Care home boss ‘told police “s*** happens” after autistic resident choked’
A care home boss told police ‘s*** happens in our business’ after a resident choked to death on a ham sandwich, a court heard today.
Glen von Malachowski made the remark as he was being interviewed by officers over the death of Jesse Moores.
Mr Moores, 26, who was autistic, hyperactive and suffered from Tourette’s syndrome, had a history of choking.
Robinia, the company that ran The Chine home, in Enfield, north London, was today fined £250,000 after admitting three counts of failing to comply with its health and safety duty.
The deputy manager of the home, Patience Etchu-Abangma, 53, from Enfield, was convicted at Wood Green Crown Court of one count of breaching her health and safety duty.
During the trial it emerged she had left Mr Moores with two agency care workers, one of whom was an illegal immigrant, while she went off to do her secret second job.
She said she was not meant to be on duty at the home at the time of the incident, as she was on the rota to do a late shift.
She said she’d come in because the home was short-staffed, but then left to go to a school in Walthamstow where she had another job, of which she had not told her employer.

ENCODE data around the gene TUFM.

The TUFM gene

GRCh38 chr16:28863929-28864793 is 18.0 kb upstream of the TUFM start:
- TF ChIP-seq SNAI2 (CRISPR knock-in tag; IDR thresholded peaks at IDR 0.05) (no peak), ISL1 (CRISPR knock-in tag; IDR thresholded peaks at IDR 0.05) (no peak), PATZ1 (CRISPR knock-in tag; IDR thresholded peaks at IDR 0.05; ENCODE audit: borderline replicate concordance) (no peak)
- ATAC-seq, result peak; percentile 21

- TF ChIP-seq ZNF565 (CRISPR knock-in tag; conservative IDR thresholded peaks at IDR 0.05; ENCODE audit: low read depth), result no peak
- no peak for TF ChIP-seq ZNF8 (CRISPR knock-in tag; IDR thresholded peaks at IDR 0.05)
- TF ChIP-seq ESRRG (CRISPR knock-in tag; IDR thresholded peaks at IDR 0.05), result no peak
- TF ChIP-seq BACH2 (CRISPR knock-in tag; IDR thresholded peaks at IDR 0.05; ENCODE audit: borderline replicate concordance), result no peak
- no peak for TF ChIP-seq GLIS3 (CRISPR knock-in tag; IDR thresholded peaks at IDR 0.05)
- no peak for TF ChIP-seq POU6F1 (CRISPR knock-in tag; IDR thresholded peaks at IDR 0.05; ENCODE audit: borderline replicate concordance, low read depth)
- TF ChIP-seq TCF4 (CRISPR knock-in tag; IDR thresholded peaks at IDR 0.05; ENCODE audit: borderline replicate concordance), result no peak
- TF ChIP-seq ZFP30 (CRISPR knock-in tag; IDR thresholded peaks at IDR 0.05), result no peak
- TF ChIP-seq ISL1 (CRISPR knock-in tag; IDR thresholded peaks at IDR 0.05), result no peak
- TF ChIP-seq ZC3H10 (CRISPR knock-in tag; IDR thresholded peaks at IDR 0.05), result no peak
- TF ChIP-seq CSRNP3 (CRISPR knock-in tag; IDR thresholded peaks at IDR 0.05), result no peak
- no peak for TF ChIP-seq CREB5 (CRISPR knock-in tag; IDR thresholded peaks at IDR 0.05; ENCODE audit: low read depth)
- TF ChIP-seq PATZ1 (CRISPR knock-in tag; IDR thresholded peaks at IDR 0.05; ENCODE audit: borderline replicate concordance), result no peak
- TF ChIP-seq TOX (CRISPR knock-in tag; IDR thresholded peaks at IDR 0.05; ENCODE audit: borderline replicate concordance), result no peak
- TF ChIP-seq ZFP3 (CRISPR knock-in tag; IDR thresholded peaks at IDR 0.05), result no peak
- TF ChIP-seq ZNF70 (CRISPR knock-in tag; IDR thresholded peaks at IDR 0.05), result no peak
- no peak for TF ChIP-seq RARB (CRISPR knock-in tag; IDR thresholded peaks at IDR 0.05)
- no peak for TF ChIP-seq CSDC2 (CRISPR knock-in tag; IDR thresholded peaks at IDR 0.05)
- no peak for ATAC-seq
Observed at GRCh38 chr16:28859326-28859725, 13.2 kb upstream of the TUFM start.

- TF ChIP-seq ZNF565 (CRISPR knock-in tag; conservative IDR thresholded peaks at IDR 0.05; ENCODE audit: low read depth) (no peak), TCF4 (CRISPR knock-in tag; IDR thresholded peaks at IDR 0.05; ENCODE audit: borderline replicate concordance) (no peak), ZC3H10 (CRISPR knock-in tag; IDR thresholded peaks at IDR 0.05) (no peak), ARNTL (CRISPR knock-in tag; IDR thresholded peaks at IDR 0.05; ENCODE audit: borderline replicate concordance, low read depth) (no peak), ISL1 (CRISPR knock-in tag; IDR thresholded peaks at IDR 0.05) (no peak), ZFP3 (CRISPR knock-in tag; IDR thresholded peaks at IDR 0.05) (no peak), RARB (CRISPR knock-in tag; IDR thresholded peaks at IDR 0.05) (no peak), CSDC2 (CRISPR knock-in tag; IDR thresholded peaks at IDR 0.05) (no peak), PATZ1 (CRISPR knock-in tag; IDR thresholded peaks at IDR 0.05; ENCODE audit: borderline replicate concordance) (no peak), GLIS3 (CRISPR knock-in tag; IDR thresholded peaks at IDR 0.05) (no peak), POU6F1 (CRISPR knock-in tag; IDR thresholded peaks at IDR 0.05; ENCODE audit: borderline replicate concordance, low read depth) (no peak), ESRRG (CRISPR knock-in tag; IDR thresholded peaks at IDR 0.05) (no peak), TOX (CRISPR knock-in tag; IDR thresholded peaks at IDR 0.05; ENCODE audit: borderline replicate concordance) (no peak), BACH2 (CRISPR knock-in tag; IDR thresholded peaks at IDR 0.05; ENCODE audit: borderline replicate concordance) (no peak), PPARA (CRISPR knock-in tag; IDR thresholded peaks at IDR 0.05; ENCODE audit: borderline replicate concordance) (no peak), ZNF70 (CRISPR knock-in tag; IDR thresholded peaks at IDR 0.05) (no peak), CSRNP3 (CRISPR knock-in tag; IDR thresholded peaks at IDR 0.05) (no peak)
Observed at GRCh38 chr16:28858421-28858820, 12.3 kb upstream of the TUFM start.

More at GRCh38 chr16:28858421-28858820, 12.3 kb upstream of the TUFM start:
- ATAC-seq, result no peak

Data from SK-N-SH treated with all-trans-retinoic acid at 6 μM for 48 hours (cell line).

Care home manager Gideon Attram, 49, of Shepherds Bush, west London, who was on trial for the same offence, was found not guilty.
He had repeatedly pleaded with his bosses for help as the home was short-staffed, even tendering his resignation over the issue, but nothing was done, the court was told.
Peter Harrison QC, prosecuting, told the court that Mr von Malachowski, who was then deputy chief executive of Robinia, told police officers: ‘S*** happens in our business unfortunately.’
Mr von Malachowski also told police Robinia ‘deeply regrets what had happened and also later regretted using the phrase’.
The prosecutor claimed the company had put ‘profit before safety’ in the case.
He said that on the day of the incident on November 3, 2005, the home was short-staffed and some of the employees were not properly trained.
He said: ‘This defendant (Robinia) fell a long way short of the expected standards, in particular failing to heed warnings not only from their own employees, but from the regulatory authority.
‘These failings were never put right, they just closed the home.’
Tony Metzer, defending Etchu-Abangma, said the consequences for her conviction were ‘devastating’.
He said she would never be able to work in the care industry, in relation to vulnerable adults or children, and it was unlikely she would able to continue in teaching.
‘She is genuinely distraught by Mr Moores’ death,’ he said.
Clive Fletcher-Wood, for the company, said: ‘Robinia accepts there was a failing in the next level of supervision above the home.’
He said the company, which runs 90 homes, disputed it was a case of profit before safety.
Etchu-Abangma will be sentenced later today.